I’ve moved many a time and met many a neighbour along the way. And while I can regale you with plenty of tales about the bad ones (a certain cranky old battle ax who just didn’t like anyone I dated certainly springs to mind) that’s not the purpose of this post. No today we focus on good neighbours, helpful neighbours and I’m not talking about the jovial crew residing on Ramsey Street either.
Mower man was the first good neighbour
And even though his name is lost to the sands of time (or more to the point I’ve completely forgotten it) for the purpose of this story, let’s call him Steve. Or Allen. Maybe it was Malcolm? Anyway, Gary came to my rescue on a rental inspection eve when I needed a quick and easy way to tame the overgrown jungle at the back of my unit and he introduced me to the wondrous invention known as a lawn mower.
By way of thanks I paid him in beer because two spare beers from my own fridge (which I think I got for free anyway) was a lot cheaper than hiring someone to mow, especially when it was late afternoon. Jeremy appreciated the beers left by his mower when I returned it and all was good in the world once more.
Stoner man was the second good neighbour
Again, I’m rubbish with names so by virtue of random male names I know (and in this particular case I went to school with), for the sake of this story Stoner Man shall now be called Torsten. Torsten liked two things mainly, smoking green out the back of his unit and smoking green out the back in the rain. It wasn’t a habit shared by his lovely wife and daughter (they really were nice to chat to) but it was rare that I didn’t see him smoking away in his backyard at all hours of the day and night where even in his hazy state, he played neighbourhood watch – although with more focus on people visiting houses than actual criminals prowling.
‘Hey Al, who was that Asian bird who popped round for dinner the other night?’-Torsten, chatting over the fence from his own backyard. A shout out to Michelle the girl in question if she’s reading this.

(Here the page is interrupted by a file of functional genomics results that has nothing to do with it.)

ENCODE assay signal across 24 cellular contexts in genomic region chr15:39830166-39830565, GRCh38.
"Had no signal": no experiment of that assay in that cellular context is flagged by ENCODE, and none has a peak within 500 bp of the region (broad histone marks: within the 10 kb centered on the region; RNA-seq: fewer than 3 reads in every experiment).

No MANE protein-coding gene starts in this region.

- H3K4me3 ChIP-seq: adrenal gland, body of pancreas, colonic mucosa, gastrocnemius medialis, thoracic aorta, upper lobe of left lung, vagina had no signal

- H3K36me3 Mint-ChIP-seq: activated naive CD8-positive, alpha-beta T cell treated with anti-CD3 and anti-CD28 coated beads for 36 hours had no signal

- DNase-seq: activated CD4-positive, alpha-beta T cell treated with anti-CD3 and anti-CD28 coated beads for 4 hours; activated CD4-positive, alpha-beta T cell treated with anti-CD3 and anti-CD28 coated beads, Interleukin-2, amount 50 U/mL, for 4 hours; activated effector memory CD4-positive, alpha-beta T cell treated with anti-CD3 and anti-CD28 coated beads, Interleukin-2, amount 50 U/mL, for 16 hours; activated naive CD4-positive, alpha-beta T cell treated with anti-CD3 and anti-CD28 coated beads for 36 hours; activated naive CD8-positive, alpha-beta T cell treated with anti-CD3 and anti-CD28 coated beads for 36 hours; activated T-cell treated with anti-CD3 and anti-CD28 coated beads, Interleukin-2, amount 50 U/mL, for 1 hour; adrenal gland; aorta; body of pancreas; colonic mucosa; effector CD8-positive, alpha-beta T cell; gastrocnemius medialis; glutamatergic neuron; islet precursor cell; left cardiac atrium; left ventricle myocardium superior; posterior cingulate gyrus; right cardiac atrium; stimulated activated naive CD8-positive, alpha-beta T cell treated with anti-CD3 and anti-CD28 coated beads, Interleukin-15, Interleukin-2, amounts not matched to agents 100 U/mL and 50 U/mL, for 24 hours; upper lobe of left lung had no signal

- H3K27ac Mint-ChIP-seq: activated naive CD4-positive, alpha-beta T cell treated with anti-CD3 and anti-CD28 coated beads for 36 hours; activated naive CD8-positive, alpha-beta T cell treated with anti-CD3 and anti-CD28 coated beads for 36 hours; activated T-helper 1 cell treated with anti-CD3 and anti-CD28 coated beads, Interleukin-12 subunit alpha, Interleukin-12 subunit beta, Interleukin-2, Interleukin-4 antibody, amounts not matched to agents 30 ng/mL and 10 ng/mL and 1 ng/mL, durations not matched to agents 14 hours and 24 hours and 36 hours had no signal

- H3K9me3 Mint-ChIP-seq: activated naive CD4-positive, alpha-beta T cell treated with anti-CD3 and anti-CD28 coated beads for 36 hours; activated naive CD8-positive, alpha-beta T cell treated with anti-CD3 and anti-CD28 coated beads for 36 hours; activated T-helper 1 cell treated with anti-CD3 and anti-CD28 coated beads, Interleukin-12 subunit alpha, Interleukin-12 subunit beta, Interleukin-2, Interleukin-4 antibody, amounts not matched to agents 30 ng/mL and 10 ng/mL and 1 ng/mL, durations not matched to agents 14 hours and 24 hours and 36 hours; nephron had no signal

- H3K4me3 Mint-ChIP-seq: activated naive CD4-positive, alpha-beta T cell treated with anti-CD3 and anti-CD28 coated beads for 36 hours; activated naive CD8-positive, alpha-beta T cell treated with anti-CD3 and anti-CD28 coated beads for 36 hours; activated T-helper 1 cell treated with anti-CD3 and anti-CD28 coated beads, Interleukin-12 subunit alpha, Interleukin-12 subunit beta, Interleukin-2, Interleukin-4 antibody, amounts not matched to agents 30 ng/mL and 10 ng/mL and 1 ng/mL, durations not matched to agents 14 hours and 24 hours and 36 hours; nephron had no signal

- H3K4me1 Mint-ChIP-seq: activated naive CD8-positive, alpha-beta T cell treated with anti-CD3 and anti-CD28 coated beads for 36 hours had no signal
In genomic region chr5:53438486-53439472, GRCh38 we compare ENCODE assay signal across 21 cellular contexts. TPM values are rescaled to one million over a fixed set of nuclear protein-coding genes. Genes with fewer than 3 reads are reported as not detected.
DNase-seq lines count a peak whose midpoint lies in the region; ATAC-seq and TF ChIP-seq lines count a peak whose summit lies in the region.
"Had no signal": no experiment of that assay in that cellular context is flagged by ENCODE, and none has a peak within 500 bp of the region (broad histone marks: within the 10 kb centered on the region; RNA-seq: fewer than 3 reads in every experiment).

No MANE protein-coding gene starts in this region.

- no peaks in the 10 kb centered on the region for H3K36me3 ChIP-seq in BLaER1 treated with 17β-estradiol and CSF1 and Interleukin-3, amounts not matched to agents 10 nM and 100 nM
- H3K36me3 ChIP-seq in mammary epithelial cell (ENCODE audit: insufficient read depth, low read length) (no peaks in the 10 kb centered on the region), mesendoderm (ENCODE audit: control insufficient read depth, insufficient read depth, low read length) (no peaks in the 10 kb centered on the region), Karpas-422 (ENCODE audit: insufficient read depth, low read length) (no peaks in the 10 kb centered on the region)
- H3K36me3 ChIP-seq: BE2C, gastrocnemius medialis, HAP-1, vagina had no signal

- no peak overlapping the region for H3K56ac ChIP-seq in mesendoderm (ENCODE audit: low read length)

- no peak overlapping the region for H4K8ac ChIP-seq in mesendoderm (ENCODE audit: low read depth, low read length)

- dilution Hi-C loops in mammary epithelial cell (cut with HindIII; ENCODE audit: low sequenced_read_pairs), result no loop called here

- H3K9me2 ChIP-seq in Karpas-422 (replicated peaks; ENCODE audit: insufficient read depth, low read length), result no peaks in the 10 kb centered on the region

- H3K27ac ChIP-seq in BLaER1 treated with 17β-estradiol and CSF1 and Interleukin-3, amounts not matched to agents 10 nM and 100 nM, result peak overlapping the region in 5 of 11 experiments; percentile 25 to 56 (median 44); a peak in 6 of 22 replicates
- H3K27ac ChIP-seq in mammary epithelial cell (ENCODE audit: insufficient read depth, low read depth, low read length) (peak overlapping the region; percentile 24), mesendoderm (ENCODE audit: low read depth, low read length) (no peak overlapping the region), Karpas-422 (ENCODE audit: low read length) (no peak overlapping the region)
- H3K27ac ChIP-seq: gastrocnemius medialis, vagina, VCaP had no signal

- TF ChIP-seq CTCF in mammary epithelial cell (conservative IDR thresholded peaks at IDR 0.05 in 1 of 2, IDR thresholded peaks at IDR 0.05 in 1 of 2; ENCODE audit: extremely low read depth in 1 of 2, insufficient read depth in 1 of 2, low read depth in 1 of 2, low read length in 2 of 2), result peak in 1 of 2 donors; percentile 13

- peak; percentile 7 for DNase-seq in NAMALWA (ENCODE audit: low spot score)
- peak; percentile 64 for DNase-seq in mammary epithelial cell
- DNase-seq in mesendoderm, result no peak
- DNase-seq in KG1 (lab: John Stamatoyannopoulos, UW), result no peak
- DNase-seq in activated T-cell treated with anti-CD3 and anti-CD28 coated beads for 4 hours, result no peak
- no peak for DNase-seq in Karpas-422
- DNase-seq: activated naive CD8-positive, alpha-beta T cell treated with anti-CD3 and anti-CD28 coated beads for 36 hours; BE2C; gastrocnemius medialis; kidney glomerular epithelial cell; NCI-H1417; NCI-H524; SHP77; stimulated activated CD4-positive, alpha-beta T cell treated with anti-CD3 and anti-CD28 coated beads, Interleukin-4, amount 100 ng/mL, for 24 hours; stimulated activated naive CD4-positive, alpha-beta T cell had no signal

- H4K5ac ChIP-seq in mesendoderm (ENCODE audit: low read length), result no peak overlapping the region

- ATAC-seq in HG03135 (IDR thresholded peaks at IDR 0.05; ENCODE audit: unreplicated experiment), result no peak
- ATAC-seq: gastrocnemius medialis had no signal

I’d also like to send a special shout out to my best mate’s wife Jess who also managed to site Torsten in an experience she’d probably like to forget.
‘He’s got his d–k in one hand taking a piss in the corner and a joint in the other, waving at me as I walked past..’-Jess, popping in with Heath to say hello.
Obviously being that focused on keeping the neighbourhood safe, Torsten the good neighbour rarely left his post.
My best story involving this pillar of the community however involved my old Mazda Rx7 that went bang one night about 100 kms away from my unit. Since the RACV didn’t seem to have a belt that would fix the one that snapped, they called a tow truck. And since my roadside assistance plan only covered a short distance away from my house, it’d be roughly $3.50 per kilometre to tow it back home at that stupid time of night that it broke down.
Not only did it seem like I was paying for his kids to go to university just by getting my car back to base, he also flat out refused my suggestion to ‘dump it a block away’ from where I lived. No according to Captain Tow, it needed to be towed right to the carport of my residence.
So it’s now 3am and the tow truck from hell is making one incredible ruckus that’s echoing off the buildings in the parking area off the back. There’s lights flashing to add to the chaos and all I want to do is go to bed without crying about the dent I’ve just added to my credit card. Finally we push it under the carport and he goes off to buy Cuban cigars after I pay the bill. I sleep (badly) and call in sick the next day because I was feeling rougher than the snapped belt at this stage. I organise a mobile mechanic to pop round early in the afternoon and that’s when Torsten emerges, wandering over to take a look at what we’re up to.